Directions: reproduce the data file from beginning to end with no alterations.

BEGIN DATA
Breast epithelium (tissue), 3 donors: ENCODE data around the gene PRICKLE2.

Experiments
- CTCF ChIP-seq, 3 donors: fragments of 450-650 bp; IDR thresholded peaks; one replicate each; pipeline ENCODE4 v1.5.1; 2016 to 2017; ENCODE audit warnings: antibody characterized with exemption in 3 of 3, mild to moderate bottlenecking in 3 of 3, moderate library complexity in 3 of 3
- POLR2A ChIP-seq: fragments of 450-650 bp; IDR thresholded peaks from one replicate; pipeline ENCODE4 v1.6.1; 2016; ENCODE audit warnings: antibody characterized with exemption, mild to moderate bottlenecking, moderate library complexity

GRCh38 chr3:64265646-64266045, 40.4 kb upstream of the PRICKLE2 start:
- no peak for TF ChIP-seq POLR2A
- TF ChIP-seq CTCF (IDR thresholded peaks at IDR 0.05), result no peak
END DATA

Breast epithelium (tissue), 3 donors: ENCODE data around the gene PRICKLE2.

Experiments
- CTCF ChIP-seq, 3 donors: fragments of 450-650 bp; IDR thresholded peaks; one replicate each; pipeline ENCODE4 v1.5.1; 2016 to 2017; ENCODE audit warnings: antibody characterized with exemption in 3 of 3, mild to moderate bottlenecking in 3 of 3, moderate library complexity in 3 of 3
- POLR2A ChIP-seq: fragments of 450-650 bp; IDR thresholded peaks from one replicate; pipeline ENCODE4 v1.6.1; 2016; ENCODE audit warnings: antibody characterized with exemption, mild to moderate bottlenecking, moderate library complexity

GRCh38 chr3:64265646-64266045, 40.4 kb upstream of the PRICKLE2 start:
- no peak for TF ChIP-seq POLR2A
- TF ChIP-seq CTCF (IDR thresholded peaks at IDR 0.05), result no peak